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Testamentary Capacity Concerns for Loved Ones with Dementia

Posted on in Estate Planning

DuPage County estate planning attorneyIn Illinois, wills, trusts, and other estate planning documents must meet certain criteria in order to be valid. In order for the court to uphold a will, the person who created the will, called the testator, must fully understand the provisions contained in the will and the consequences of these provisions. If a testator was forced, under undue influence, or could not comprehend what he or she was doing when he or she signed the will, the will may not be legally binding. If the validity of the will iscontested and the court finds that the testator did not consent to the directions contained in the will, it could be thrown out completely. If you have a loved one with dementia who wishes to draft a will, you will need to take special precautions to ensure that the will is legally enforceable.

Testamentary Capacity Explained

The term “testamentary capacity” refers to a testator’s mental clarity and understanding. Testamentary capacity is also sometimes called “sound mind and memory” or “disposing mind and memory.” Testators as presumed to have testamentary capacity unless there is convincing evidence to the contrary. If your loved one wishes to create a will or other estate planning document and he or she suffers from dementia, Alzheimer’s Disease, or another illness that affects cognition, this could be grounds for his or her testamentary capacity to come into question.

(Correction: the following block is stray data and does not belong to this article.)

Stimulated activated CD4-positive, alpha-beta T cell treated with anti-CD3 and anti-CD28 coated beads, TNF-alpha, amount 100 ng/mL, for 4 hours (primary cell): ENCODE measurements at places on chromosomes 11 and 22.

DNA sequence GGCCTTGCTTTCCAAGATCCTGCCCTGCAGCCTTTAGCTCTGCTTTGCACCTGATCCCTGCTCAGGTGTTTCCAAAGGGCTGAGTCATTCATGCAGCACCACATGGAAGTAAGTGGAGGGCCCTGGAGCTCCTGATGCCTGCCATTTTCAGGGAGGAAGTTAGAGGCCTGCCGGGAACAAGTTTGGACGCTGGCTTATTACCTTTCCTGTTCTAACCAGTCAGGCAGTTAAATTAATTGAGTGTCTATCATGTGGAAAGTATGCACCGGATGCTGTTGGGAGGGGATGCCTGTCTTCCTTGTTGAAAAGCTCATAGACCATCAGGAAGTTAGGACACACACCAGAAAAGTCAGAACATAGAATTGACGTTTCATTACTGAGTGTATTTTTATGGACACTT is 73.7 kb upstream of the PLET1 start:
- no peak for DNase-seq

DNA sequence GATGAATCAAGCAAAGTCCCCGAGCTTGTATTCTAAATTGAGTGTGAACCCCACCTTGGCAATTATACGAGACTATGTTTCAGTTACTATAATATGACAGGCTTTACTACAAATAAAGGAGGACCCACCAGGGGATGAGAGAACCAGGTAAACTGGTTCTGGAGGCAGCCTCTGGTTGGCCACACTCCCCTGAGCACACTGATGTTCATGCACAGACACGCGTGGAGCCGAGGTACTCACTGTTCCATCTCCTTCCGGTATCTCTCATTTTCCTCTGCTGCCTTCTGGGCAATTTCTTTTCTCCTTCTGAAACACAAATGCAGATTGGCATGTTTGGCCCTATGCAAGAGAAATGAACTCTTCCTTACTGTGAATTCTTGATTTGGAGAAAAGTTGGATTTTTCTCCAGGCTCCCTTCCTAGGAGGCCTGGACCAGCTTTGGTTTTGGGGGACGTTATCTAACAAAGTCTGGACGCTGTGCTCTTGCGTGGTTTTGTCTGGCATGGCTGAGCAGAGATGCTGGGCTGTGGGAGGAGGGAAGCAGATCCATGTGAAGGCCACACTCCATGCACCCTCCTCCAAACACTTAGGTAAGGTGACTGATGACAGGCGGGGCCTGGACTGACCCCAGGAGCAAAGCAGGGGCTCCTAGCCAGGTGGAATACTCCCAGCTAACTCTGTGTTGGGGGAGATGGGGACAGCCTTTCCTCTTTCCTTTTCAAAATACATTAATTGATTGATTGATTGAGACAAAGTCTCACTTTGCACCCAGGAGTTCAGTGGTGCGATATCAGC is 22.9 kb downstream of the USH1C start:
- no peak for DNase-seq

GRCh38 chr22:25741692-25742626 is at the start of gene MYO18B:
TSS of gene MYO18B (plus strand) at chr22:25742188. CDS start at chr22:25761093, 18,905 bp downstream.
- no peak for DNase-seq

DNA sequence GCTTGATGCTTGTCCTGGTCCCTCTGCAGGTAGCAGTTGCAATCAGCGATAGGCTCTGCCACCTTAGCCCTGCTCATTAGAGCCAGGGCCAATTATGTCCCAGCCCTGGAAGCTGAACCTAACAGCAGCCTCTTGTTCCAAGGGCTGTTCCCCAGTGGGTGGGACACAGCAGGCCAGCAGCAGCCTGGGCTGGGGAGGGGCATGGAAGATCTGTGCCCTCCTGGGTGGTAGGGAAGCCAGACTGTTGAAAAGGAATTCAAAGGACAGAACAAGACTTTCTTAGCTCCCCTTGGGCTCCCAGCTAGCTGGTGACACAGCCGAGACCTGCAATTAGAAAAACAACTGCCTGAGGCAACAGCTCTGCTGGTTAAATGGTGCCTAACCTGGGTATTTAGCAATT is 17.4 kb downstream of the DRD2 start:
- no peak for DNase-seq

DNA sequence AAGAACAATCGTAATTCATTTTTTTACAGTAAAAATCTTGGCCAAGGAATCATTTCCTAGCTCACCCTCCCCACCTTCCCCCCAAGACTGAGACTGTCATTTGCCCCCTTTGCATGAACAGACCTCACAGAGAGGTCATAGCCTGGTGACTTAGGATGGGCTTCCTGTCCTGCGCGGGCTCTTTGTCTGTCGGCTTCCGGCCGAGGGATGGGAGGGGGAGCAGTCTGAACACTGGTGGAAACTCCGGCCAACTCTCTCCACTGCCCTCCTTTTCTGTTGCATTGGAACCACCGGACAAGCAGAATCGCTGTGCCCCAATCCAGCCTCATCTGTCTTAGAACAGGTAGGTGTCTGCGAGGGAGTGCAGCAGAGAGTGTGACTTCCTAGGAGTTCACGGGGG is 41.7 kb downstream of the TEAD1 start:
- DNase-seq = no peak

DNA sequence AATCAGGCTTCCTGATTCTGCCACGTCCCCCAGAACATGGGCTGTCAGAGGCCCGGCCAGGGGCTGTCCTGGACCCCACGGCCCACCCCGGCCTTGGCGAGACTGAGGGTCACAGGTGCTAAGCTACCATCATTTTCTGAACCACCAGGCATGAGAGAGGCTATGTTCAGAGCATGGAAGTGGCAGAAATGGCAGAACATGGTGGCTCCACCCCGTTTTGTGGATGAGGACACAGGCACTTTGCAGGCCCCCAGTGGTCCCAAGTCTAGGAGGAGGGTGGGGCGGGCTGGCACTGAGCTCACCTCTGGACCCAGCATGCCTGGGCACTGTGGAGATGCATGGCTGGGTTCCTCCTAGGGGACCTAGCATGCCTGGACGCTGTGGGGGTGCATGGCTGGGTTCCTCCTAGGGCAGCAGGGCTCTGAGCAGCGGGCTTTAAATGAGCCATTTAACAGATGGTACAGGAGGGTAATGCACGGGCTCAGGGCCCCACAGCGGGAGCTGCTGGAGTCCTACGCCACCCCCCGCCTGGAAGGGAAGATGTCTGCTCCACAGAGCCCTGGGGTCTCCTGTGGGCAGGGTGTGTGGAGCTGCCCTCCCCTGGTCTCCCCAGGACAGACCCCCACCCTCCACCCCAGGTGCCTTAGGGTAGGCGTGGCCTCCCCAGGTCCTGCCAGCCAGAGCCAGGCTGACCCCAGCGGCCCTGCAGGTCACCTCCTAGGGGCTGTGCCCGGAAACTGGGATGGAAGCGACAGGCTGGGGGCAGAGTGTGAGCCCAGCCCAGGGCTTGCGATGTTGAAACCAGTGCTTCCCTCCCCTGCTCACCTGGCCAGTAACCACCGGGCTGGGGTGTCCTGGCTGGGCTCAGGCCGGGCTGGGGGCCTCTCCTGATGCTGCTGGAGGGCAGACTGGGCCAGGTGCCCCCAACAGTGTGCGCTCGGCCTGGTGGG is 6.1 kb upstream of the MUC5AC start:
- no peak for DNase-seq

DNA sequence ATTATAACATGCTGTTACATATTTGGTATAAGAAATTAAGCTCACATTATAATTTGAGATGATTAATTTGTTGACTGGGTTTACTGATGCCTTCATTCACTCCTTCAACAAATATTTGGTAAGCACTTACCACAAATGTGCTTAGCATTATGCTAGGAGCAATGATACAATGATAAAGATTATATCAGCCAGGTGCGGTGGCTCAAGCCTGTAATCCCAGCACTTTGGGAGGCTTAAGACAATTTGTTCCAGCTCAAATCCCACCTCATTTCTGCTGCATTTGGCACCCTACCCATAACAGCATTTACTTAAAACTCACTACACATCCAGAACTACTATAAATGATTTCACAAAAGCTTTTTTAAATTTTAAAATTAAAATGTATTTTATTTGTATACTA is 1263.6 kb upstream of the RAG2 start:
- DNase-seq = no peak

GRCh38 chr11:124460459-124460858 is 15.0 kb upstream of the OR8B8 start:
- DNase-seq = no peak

Ensuring That Your Loved One Has Testamentary Capacity

Your loved one deserves to have his or her final wishes followed. In order to ensure that the will is not considered invalid due to testamentary capacity concerns, you should ensure that your loved one meets Illinois criteria for proving testamentary capacity. The Illinois Probate Act of 1975, states that an adult has the authority to draft a will if he or she “is of sound mind and memory.” Illinois appeals court case Beyers v. Billingsley addressed exactly what constitutes sound mind and memory in 1977. There are three conditions that must be met in order for a testator to have sufficient testamentary capacity. A person is of sound mind and memory for the purposes of estate planning if he or she can:

  • Recognize and remember the names of family members such as children and grandchildren;
  • Understand the nature and approximate value of his or her property; and
  • Create a plan in his or her mind for how his or her property will be distributed to heirs.

If you want to have proof that your loved one meets these criteria, you may want to have them create a written acknowledgement of their intentions regarding the will. A medical professional can also help provide evidence that your loved one was of sound mind if the validity of the will comes into question.

Contact a Lombard Will Attorney

For help with drafting a will, contesting an invalid will, and more, contact an experienced DuPage County estate planning lawyer at A. Traub & Associates. Call 630-426-0196 to schedule a confidential consultation today.

 

Sources:

http://www.ilga.gov/legislation/ilcs/ilcs4.asp?ActID=2104&SeqStart=5300000&SeqEnd=6800000

https://www.alzheimers.net/4-20-16-person-with-dementia-draft-will/

https://courts.illinois.gov/CircuitCourt/CivilJuryInstructions/200.00.pdf

Illinois State Bar Association DuPage County Bar Association Northwest Suburban Bar Association American Inns of Court DuPage Association of Woman Lawyers National Association of Woman Business Owners Illinois Association Criminal Defense Lawyers DuPage County Criminal Defense Lawyers Association
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